Social

5 Reasons to Use Social Media in Political Campaigns

Politicians from all levels of government around the world are using social tools to raise support, connect with voters and spread their message.

Barack Obama’s 2008 presidential campaign is an oft-cited example, but there are countless others, such as Calgary mayoral candidate Naheed Nenshi who, with less than 5% support, catapulted to 40% of the popular vote in a matter of days, due largely to savvy social media usage.

Here are five reasons why you should invest time and energy into social media.

1. The Amplify Effect

One of the first steps in political communications planning is identifying the campaign’s key messages. These messages are then sent through offline and digital channels, such as newsletters, door-knocking, townhall meetings and TV debates.

These efforts play a key role in creating the conversation and raising awareness in the minds of voters. But what happens to these messages in between the debates and the mail campaign? That’s where social enters the ecosystem.

As the model shows above, social media can act as the engagement bridge between planned communications. By interacting with voters and participating on Twitter and Facebook, you enable people to continue discussing and sharing your message.

In short, traditional media creates the conversations, while social media amplifies and sustains it.

2. Create a Personal Connection (100 people at a time)

Cory Booker, the mayor of Newark, NJ (population 280,000) has over 1.1 million Twitter followers.  Known for his ambitious use of the social network, the mayor has managed to form a personal connection with tens of thousands of people.

 

 

While not all candidates may be able to use social media as extensively, Booker’s success story showcases one of Twitter and Facebook’s most powerful attributes: instant access.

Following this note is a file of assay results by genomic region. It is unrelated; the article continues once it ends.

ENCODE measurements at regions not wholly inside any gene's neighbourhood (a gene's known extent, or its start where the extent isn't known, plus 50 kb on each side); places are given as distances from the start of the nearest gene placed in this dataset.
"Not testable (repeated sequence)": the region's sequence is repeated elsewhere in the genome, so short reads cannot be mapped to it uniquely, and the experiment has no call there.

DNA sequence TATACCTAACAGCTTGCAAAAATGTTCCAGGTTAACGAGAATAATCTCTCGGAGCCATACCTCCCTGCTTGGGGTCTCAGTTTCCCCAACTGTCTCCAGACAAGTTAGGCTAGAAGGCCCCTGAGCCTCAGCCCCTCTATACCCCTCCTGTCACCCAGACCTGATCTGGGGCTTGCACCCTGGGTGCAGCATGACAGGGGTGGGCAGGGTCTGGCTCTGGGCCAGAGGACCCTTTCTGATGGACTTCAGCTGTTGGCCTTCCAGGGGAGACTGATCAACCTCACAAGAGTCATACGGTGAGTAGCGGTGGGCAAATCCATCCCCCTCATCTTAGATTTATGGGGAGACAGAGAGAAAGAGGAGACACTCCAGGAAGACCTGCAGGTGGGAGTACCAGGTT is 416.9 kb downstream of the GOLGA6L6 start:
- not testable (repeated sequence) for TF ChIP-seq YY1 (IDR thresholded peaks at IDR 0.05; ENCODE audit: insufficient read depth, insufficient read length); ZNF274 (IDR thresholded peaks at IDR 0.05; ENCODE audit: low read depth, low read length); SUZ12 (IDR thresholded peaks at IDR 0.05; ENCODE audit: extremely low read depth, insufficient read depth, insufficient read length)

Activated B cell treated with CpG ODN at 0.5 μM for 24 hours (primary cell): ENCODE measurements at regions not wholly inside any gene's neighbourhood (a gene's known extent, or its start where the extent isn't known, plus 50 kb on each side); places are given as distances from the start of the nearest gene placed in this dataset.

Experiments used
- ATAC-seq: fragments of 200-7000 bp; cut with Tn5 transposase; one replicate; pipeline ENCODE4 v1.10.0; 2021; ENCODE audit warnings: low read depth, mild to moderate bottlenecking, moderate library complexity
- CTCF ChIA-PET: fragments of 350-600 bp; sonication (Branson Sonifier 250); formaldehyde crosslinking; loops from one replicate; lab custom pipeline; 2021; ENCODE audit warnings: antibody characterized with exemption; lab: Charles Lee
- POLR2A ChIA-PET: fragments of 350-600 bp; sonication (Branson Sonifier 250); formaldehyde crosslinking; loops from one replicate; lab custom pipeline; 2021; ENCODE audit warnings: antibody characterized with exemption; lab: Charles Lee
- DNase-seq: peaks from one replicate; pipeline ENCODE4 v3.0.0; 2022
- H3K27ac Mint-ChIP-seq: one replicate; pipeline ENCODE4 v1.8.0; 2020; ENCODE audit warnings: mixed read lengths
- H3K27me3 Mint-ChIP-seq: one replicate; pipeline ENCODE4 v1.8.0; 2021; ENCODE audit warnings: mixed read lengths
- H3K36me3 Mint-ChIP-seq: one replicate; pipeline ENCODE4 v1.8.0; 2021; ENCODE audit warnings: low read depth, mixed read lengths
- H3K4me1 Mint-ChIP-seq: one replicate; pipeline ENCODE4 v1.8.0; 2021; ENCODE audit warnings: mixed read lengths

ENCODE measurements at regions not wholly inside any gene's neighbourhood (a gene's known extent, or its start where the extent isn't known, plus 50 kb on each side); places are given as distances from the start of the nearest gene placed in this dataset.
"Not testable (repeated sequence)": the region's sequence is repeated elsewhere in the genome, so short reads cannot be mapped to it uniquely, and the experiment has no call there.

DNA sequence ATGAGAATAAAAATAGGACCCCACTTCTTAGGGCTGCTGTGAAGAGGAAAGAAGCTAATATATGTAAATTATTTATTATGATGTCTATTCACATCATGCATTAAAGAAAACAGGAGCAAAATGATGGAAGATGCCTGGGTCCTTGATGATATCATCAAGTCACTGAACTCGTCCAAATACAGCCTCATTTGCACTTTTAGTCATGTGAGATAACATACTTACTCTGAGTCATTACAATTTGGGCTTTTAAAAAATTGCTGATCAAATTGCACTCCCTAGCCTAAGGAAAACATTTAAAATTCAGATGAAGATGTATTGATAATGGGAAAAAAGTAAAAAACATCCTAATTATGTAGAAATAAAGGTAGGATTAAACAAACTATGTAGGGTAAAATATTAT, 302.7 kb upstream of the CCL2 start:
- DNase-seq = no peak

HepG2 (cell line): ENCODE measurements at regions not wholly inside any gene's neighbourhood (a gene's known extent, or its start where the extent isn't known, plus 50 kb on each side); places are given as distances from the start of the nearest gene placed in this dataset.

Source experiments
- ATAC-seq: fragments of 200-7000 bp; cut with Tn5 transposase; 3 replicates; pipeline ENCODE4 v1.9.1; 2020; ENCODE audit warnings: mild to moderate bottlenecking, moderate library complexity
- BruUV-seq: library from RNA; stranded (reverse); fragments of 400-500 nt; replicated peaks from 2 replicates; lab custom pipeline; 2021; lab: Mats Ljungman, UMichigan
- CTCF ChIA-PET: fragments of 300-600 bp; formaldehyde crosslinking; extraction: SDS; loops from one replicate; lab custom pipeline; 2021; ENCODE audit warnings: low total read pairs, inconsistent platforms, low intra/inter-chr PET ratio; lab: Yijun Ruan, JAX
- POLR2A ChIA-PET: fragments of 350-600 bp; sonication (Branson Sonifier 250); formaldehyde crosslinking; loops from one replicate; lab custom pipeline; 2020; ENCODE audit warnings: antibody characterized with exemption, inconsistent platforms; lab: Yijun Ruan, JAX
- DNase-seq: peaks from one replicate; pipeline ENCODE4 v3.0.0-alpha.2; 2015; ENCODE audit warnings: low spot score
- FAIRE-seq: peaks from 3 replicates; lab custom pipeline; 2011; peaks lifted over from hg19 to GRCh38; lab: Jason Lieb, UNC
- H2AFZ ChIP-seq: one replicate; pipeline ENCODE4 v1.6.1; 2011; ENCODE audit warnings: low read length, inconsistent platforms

People want to be heard and social media gives them the platform to voice their opinions and share the things that matter to them. When a politician reaches out to individuals directly, it is a public way of forming a connection with the public beyond just a handshake at a rally.

The advantage? Network effects and scale. Everyone else who is following you sees the same interaction, meaning these interactions have a far-wider and much more visible reach than what was previously possible.

3. Now Tools Make It Easier Than Ever

When social media was still relatively nascent, the amount of time it took to create, manage, design and propagate content was a major burden. For many understaffed campaigns, the challenge was daunting.

Significant progress has been made in recent years and the availability of quality tools have removed many of the challenges. Here are just a few of the tools we recommend to develop and manage a successful campaign, depending upon your scale and budget.

Social Listening

Use these tools to find out what people are talking about on social channels such as Twitter, Facebook, forums and blogs:

Radian6
Google Alerts

Content Publishing & Management